What you should know about the new tax law

|  January 1, 2018

Dan GordonIn late December, the most sweeping tax reform act since the 1986 overhaul put forth by President Ronald Reagan has been signed into law. So, what does it mean for you? No matter what side of the political spectrum you come down on, there is a lot here to digest, so here is a rundown of the most relevant provisions affecting our friends and clients in the pest management and lawn care businesses.
 

The “Make America Great Again” Provision

The C Corp rate was lowered from a maximum of 35 percent to a maximum of 21 percent. This is the most far-reaching reduction of taxes in the legislation. While it won’t affect most of us in our businesses, it is believed that by lowering this rate for large corporations, they will reinvest the savings into creating jobs. On the other side, many believe that this is false and that big corporations will only buy back stock or pay dividends to shareholders.

Either way, a buyback will increase the value of stock and or dividends paid to stockholders, and will thus give those stockholders more money. If people (stockholders) feel wealthier, there is an income effect. Remember when stocks were at all-time highs in the late 1990s? 401Ks and other pensions were at high valuations, so average Americans felt wealthier and spent more and our domestic economy was on fire. This was under the Clinton presidency – not to be political here, but my point is under either Republican or Democratic leadership, if you prop up large corporate valuations, you in turn charge up the economy for the average American.

It’s for this reason, I believe, that this tax cut on C Corps will be good for the U.S. economy, and will make our economy more competitive globally. That said, this decrease in corporate tax rates is largely irrelevant to our specific clients and friends, as it does not in itself lower taxes for small businesses.

Why? Well, in most cases the lowering of the corporate rate won’t help small businesses. It’s also why most small businesses should not be organized as a C Corp: Under prior law, as well as the new law, it would not be prudent for privately held corporations to be classified as C Corps, as profits are taxed at the corporate level and again at the individual level when distributed to owners with payments known as dividends. The cumulative effect of this double taxation would result in larger tax liabilities for owner/shareholders of profitable businesses. The solution is for small businesses to be organized as a “Pass Through.” Entities known as “Pass Throughs” come in the form of partnerships, limited liability companies (LLCs) and S Corps. For more, see my TurfBooks blog post on entity selection.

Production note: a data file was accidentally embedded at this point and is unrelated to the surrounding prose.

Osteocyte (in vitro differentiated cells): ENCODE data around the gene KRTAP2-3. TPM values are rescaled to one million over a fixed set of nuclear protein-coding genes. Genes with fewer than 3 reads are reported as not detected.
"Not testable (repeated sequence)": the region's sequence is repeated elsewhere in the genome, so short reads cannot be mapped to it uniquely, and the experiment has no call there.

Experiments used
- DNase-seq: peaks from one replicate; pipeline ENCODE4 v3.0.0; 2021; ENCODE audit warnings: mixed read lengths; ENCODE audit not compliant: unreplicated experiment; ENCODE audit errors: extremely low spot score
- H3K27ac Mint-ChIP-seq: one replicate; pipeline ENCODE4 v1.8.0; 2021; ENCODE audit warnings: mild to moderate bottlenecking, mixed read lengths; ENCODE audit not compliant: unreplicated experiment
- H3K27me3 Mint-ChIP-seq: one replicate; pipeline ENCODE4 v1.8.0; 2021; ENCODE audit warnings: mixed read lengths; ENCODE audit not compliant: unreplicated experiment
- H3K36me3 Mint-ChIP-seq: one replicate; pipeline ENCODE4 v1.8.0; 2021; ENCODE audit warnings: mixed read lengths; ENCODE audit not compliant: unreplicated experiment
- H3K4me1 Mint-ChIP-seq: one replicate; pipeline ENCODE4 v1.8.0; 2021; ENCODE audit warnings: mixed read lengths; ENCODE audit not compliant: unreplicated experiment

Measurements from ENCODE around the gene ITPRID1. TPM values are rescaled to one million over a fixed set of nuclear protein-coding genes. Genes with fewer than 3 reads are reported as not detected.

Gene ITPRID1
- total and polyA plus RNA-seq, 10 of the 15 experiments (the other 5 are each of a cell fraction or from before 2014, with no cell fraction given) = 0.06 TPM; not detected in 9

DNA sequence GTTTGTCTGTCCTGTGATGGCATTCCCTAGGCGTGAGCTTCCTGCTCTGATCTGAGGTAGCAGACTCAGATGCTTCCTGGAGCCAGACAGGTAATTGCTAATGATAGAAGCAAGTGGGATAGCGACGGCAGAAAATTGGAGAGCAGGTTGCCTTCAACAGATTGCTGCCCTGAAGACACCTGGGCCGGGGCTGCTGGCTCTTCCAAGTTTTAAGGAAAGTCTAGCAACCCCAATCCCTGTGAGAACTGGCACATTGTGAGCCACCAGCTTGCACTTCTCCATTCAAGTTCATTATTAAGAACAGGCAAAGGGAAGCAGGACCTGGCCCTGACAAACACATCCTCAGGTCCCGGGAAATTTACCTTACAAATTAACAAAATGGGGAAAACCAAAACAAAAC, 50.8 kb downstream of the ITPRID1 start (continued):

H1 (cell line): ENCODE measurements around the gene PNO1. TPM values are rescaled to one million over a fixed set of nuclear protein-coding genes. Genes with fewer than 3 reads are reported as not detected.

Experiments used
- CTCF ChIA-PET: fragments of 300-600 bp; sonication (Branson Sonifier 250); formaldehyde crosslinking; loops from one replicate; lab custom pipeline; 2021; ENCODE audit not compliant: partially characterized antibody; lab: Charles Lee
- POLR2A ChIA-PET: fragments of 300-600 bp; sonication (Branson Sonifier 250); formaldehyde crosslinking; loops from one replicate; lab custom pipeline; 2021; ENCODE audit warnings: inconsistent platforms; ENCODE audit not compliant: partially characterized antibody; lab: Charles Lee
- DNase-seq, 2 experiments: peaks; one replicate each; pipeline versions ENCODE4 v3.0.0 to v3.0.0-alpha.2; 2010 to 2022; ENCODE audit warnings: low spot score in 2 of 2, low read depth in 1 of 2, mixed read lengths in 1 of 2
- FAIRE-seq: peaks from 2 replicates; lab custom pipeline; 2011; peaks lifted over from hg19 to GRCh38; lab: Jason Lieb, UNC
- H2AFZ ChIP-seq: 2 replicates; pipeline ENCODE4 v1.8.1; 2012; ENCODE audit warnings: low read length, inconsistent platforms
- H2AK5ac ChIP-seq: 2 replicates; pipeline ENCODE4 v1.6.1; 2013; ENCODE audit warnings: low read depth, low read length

If your company is organized as a C Corp, there are many reasons why you may want to consider a “Pass Through.” If you are organized as a C Corp, feel free to contact us to do an analysis to see if it makes sense to switch.
 

How will the new tax law affect me personally?

Individual tax rates have been lowered. he current individual tax brackets are being adjusted downward such that taxes paid based on taxable income will be less for individuals than the current tax brackets. Sounds good, right?

Not so fast. Many of our deductions will be limited, which may serve to increase our taxable income, which in turn will cost more in taxes. The largest limitation that is getting the most play in the media is the state and local tax deduction (SALT), which is capped at $10,000. Unfortunately, this is a “biggie,” as state income taxes and real estate taxes usually amount to quite a bit more than $10,000. In certain states, a $10,000 limitation disqualifies a very large deduction that folks have used in the past to significantly reduce their tax burden.

While the new tax law was passed almost completely along party lines, it should be noted that some of the small minority of Republican Congress representatives who voted against it came from New York, New Jersey and California – states with very high SALT.

Continuing with the itemized deduction limitations, the mortgage interest deduction, which was capped at $1 million, will be reduced to $750,000. Don’t worry if you currently have a mortgage of up to $1 million that was written prior to Dec. 15, 2017, and closed by Dec. 31, 2017; you are grandfathered in. In addition, home equity loans will no longer be deductible.

It sounds like our itemized deductions are getting crushed. They are, but part of the law has raised the standard deduction from $13,000 to $24,000 for a married couple. This is a “gimme” that an individual can automatically take rather than deducting itemized deductions. So, in the future, about half of all taxpayers who used to itemize, won’t need to anymore and will take advantage of the increased standard deduction.

The issue, though, is that many who in the past had far more than $24,000 of itemized deductions through SALT and mortgage and home equity interest deductions will see most of those deductions disappear — and in turn, probably pay more in taxes.

Here are a few more items of note that might affect you personally:

  • Repeal of the personal exemption. Under the old rules, taxpayers received an exemption in the amount of $4,150 for each family member — so for a couple with two kids, $16,600. Under the new law, however, personal exemptions have been eliminated.